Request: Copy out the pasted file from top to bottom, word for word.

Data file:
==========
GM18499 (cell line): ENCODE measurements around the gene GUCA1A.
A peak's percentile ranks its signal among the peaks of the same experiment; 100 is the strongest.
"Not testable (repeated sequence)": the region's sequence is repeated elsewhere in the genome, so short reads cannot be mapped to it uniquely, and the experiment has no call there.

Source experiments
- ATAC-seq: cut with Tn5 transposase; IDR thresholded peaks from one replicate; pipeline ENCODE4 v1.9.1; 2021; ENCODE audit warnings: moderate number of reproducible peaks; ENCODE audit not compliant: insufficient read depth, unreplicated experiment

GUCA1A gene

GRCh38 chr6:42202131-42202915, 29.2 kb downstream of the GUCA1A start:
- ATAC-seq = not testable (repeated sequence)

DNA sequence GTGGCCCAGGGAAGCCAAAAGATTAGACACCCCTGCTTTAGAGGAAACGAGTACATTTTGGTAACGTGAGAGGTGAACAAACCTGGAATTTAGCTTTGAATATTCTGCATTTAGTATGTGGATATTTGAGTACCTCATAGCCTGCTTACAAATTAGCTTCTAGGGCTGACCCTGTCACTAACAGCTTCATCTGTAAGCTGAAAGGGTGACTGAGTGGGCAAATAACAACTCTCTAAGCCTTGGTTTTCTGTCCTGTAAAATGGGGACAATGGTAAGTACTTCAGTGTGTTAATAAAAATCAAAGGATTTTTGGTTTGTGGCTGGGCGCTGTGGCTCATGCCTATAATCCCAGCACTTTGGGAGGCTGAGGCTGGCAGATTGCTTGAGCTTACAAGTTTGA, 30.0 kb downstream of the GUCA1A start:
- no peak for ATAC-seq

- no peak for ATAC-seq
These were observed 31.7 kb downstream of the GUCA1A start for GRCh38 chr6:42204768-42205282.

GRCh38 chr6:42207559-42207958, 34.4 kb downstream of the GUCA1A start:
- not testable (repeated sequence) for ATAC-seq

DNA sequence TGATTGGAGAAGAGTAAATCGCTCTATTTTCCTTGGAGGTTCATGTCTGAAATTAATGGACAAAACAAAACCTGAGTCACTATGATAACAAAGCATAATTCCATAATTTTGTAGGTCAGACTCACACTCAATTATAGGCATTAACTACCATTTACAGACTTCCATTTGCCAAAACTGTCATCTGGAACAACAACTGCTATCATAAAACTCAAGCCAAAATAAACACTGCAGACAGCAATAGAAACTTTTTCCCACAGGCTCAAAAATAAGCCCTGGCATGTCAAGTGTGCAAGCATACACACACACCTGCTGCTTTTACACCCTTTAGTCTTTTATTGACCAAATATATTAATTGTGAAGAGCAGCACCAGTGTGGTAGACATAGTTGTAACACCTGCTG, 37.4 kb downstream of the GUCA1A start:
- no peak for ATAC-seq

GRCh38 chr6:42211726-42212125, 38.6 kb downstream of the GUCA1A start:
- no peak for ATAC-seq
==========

GM18499 (cell line): ENCODE measurements around the gene GUCA1A.
A peak's percentile ranks its signal among the peaks of the same experiment; 100 is the strongest.
"Not testable (repeated sequence)": the region's sequence is repeated elsewhere in the genome, so short reads cannot be mapped to it uniquely, and the experiment has no call there.

Source experiments
- ATAC-seq: cut with Tn5 transposase; IDR thresholded peaks from one replicate; pipeline ENCODE4 v1.9.1; 2021; ENCODE audit warnings: moderate number of reproducible peaks; ENCODE audit not compliant: insufficient read depth, unreplicated experiment

GUCA1A gene

GRCh38 chr6:42202131-42202915, 29.2 kb downstream of the GUCA1A start:
- ATAC-seq = not testable (repeated sequence)

DNA sequence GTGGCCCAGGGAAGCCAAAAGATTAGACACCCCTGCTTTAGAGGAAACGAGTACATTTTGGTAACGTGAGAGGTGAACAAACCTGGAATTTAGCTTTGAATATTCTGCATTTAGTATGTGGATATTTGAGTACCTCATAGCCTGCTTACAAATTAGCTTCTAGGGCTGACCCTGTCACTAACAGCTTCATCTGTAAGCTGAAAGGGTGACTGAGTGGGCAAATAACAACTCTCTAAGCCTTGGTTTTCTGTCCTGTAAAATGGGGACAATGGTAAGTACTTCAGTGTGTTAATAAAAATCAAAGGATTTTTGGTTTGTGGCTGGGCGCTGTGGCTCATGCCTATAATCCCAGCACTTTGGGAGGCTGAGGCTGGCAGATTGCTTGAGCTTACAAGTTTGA, 30.0 kb downstream of the GUCA1A start:
- no peak for ATAC-seq

- no peak for ATAC-seq
These were observed 31.7 kb downstream of the GUCA1A start for GRCh38 chr6:42204768-42205282.

GRCh38 chr6:42207559-42207958, 34.4 kb downstream of the GUCA1A start:
- not testable (repeated sequence) for ATAC-seq

DNA sequence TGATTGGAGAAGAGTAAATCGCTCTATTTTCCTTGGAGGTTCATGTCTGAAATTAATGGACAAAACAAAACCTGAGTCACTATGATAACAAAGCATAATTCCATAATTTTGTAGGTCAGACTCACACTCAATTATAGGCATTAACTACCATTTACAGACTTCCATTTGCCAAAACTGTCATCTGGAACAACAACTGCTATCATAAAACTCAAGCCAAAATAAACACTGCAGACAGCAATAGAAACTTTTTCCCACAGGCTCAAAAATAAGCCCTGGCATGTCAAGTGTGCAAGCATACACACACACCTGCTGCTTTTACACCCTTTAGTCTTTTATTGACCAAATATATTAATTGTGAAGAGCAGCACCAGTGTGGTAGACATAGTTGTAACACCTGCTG, 37.4 kb downstream of the GUCA1A start:
- no peak for ATAC-seq

GRCh38 chr6:42211726-42212125, 38.6 kb downstream of the GUCA1A start:
- no peak for ATAC-seq